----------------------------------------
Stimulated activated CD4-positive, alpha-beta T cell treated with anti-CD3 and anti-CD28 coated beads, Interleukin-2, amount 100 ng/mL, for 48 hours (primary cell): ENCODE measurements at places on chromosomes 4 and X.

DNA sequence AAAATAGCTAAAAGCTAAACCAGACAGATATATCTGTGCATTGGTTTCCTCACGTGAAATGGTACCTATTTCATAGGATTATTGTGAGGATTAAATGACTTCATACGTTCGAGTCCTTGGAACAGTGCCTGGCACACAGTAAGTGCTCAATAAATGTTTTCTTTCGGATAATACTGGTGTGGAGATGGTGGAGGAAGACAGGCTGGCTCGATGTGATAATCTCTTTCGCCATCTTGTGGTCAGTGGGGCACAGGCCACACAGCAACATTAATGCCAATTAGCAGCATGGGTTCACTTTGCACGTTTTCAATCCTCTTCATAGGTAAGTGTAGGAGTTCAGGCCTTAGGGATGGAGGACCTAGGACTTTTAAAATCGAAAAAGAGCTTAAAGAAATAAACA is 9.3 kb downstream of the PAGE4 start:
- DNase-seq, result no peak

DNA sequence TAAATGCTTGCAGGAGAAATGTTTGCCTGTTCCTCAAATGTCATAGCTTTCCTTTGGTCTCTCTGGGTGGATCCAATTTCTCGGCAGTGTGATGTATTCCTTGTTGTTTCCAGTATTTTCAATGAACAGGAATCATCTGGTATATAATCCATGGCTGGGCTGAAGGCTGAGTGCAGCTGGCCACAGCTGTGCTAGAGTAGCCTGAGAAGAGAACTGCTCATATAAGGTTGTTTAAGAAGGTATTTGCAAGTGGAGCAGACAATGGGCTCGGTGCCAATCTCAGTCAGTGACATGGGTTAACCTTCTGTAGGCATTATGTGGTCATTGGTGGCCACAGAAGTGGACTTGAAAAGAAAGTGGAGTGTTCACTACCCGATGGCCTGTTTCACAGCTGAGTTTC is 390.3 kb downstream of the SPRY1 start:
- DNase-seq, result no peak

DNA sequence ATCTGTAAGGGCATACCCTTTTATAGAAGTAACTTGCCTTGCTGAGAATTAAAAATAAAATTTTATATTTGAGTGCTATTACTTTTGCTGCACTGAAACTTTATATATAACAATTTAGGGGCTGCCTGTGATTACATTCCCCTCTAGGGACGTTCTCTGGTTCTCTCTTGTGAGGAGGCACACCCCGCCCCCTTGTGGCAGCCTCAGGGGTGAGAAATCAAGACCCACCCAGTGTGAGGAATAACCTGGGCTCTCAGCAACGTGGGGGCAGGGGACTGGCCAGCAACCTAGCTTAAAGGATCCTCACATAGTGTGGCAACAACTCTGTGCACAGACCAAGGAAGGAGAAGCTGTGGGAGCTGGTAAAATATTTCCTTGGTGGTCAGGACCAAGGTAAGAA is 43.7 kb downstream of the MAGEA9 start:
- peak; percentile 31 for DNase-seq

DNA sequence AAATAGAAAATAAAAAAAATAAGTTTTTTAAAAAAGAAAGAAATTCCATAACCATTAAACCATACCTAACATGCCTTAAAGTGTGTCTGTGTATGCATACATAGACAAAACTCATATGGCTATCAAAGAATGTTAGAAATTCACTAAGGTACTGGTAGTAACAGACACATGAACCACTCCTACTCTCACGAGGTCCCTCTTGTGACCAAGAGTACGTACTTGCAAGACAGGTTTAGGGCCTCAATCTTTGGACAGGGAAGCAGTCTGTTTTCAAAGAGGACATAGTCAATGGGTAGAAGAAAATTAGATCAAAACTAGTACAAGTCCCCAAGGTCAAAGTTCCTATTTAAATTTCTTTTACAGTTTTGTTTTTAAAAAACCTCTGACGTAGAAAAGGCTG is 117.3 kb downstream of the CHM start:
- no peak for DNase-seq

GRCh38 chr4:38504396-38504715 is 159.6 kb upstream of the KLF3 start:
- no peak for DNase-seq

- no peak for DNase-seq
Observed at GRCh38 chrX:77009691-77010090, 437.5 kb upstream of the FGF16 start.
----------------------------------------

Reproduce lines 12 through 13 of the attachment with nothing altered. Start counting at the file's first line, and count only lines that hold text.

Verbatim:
- no peak for DNase-seq
Observed at GRCh38 chrX:77009691-77010090, 437.5 kb upstream of the FGF16 start.